BEIJING — China's exports suffered an unexpected 14.6 per cent fall on-year in March to 886.83 billion yuan (about US$143 billion), the government said on Monday, a further sign of weakness in the world's second-largest economy.
Imports tumbled 12.3 per cent to 868.67 billion yuan, the General Administration of Customs said, while the monthly trade surplus plummeted 62.6 per cent to 18.16 billion yuan.
The export decline was far off what economists had expected, with a survey by Bloomberg News projecting an increase of 8.2 per cent. The poll forecast imports to decrease 11.3 per cent.
Customs spokesman Huang Songping blamed a later start for China's annual Lunar New Year holidays this year than in 2014, saying that factoring in seasonal effects the March exports fall was only 4.4 per cent.
But he acknowledged that there were challenges.
"There remain some difficulties facing China's foreign trade in the near future," he told reporters, adding that export prospects in second quarter were clouded by uncertainty.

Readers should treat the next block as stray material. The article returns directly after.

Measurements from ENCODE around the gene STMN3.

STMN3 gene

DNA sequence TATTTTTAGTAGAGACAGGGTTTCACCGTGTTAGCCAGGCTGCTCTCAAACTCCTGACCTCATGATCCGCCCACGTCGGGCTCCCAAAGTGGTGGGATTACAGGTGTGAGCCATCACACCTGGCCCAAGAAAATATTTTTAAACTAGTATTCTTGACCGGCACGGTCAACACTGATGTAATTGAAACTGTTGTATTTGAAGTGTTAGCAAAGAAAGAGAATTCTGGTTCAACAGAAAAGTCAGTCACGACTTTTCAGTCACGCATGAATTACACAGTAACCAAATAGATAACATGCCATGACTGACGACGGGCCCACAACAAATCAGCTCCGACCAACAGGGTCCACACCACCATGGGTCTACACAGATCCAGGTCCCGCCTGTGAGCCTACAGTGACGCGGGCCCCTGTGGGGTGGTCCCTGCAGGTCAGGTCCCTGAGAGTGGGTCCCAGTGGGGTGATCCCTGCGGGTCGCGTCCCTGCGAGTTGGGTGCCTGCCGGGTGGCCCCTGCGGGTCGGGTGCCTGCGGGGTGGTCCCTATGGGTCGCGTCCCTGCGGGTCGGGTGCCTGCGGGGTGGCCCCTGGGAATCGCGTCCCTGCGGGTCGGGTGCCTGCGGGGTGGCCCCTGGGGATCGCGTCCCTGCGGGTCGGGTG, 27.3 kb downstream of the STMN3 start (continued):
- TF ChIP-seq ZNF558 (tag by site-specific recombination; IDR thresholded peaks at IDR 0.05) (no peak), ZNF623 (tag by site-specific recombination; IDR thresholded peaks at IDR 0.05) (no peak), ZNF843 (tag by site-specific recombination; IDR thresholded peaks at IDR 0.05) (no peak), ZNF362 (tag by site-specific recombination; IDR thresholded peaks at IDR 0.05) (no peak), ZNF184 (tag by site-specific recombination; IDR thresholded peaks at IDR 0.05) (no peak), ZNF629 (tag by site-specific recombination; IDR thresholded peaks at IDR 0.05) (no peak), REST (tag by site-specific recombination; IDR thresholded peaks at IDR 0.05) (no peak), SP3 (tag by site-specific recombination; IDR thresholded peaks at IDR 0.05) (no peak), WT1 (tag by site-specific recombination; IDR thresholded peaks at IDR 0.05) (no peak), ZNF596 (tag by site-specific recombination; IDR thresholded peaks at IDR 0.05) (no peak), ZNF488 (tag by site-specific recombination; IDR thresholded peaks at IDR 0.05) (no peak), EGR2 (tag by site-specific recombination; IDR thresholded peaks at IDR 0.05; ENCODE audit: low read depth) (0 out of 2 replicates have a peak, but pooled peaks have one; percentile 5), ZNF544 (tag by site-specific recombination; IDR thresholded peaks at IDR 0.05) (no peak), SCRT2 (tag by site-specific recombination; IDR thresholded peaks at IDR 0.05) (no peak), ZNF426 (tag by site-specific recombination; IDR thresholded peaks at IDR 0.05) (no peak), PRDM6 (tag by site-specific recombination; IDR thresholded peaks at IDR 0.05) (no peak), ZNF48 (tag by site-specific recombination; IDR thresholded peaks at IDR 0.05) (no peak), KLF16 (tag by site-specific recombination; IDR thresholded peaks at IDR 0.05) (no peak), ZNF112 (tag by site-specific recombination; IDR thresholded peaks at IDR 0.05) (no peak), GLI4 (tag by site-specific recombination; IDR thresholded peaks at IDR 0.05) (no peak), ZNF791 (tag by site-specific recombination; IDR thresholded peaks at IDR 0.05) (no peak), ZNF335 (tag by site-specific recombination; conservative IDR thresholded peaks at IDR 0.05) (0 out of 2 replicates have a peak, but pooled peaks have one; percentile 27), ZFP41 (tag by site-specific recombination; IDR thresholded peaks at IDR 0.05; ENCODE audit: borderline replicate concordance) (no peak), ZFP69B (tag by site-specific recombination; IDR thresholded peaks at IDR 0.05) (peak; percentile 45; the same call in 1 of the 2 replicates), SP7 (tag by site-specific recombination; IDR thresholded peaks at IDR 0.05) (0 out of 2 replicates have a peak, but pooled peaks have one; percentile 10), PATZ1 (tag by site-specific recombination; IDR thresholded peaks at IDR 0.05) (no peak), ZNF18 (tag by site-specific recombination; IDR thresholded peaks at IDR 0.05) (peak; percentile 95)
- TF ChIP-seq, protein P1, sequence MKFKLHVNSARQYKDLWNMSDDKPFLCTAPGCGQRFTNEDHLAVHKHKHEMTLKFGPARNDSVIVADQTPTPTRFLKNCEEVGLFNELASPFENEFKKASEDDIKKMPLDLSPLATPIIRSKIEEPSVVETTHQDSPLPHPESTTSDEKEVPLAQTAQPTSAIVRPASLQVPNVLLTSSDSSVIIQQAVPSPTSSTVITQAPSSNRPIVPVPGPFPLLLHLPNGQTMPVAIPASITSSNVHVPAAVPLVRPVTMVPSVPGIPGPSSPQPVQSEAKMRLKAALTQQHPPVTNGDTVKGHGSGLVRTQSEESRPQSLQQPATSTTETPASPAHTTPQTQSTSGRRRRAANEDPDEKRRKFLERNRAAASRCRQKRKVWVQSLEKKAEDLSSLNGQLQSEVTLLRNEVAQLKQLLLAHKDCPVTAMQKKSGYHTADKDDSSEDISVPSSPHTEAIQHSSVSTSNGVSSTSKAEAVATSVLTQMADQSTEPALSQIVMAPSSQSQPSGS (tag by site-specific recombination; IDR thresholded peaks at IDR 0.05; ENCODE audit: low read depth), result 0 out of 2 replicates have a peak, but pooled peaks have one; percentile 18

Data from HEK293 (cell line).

China's economy slumped to annual growth of 7.4 per cent in 2014, the weakest result in 24 years, and the slowdown appears to have continued into this year as indicators including industrial production, consumer spending and fixed asset investment have slumped.
The Chinese government last month lowered its official growth target for this year to about 7.0 per cent.
It also cut its trade growth target to about 6.0 per cent, from the 7.5 per cent goal set for last year.
Actual trade expanded 3.4 per cent in 2014, the third consecutive time the annual target was missed, owing to weakening domestic and foreign demand.
In a show of their willingness to put a floor on the economy's deceleration, authorities have used monetary policy tools such as cuts in benchmark interest rates and bank reserve requirements to shore up growth.
The central People's Bank of China earlier this year cut interest rates for the second time in three months and carried out an across-the-board reduction in the reserve requirement ratio – the amount of money banks must keep on hand – for the first time since May 2012.
For the first three months of this year, China's trade surplus soared more than 600 per cent to 755.33 billion yuan, Customs said, reflecting record monthly trade surpluses in January and March.
Exports rose 4.9 per cent to 3.15 trillion yuan, while imports dropped 17.3 per cent to 2.39 trillion yuan, figures showed. — AFP